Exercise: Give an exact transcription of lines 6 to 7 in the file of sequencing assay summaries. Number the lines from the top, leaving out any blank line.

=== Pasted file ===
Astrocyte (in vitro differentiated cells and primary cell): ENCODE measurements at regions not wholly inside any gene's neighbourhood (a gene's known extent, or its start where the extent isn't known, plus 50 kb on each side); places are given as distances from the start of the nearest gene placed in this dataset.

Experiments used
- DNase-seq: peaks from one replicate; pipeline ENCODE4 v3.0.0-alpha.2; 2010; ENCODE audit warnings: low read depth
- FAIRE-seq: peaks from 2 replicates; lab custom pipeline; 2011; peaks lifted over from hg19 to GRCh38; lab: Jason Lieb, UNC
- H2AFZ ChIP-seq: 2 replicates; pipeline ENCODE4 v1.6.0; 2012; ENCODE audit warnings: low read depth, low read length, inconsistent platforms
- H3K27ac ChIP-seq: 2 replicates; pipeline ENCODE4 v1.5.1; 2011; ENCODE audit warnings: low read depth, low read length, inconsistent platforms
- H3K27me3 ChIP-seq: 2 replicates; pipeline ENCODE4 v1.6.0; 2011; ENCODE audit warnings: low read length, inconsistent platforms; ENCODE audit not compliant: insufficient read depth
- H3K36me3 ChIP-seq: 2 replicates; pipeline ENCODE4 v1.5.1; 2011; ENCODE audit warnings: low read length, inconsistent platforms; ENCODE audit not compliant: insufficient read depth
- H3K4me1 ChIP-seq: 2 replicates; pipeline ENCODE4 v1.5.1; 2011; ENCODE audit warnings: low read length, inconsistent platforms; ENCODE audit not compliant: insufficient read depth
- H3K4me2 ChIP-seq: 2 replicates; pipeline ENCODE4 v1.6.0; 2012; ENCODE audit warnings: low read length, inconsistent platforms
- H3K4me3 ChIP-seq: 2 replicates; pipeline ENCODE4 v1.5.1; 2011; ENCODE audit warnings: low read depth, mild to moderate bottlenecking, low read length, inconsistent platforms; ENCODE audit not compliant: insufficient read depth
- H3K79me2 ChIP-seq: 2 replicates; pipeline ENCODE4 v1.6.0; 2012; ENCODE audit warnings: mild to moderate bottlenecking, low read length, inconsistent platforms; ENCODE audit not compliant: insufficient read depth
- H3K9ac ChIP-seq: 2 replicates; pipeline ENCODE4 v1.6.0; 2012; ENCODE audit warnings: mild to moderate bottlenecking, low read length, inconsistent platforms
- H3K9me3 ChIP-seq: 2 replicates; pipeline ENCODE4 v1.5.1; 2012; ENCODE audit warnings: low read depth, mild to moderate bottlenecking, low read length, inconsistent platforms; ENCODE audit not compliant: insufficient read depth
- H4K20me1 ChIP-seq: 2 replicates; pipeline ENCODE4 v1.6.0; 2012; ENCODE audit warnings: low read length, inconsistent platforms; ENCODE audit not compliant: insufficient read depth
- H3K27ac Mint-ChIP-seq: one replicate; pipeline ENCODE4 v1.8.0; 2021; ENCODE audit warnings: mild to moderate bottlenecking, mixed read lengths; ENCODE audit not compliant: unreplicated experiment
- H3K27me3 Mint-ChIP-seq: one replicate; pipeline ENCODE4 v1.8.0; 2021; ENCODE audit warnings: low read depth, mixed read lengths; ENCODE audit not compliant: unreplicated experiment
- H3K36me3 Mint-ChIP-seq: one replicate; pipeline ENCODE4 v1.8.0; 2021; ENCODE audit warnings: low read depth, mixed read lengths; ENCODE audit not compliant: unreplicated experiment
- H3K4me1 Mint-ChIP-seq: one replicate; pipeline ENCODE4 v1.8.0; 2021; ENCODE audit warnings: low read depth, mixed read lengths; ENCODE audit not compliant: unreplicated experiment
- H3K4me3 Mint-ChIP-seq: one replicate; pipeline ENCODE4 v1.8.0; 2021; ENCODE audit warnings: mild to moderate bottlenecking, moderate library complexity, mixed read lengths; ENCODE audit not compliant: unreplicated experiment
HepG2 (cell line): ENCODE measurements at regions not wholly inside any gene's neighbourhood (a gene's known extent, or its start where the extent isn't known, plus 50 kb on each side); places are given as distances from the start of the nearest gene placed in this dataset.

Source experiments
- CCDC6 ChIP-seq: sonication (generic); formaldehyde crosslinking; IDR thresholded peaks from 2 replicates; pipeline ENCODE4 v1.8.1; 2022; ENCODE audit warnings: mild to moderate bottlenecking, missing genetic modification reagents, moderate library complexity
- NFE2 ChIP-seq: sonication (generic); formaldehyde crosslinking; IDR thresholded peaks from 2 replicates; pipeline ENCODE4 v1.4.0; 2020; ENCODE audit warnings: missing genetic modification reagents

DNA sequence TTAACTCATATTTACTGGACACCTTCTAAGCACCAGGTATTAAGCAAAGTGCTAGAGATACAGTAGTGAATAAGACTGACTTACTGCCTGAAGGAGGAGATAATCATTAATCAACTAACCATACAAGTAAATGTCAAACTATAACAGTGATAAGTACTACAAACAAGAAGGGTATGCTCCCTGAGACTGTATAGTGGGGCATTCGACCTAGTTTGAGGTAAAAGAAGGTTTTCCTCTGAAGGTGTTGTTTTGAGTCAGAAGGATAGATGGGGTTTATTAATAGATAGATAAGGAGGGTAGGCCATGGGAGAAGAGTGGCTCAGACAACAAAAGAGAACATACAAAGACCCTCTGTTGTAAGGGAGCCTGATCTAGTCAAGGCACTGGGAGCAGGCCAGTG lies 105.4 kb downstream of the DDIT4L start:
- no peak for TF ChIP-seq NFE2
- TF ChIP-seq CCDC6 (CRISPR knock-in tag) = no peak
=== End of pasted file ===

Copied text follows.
- H3K27ac ChIP-seq: 2 replicates; pipeline ENCODE4 v1.5.1; 2011; ENCODE audit warnings: low read depth, low read length, inconsistent platforms
- H3K27me3 ChIP-seq: 2 replicates; pipeline ENCODE4 v1.6.0; 2011; ENCODE audit warnings: low read length, inconsistent platforms; ENCODE audit not compliant: insufficient read depth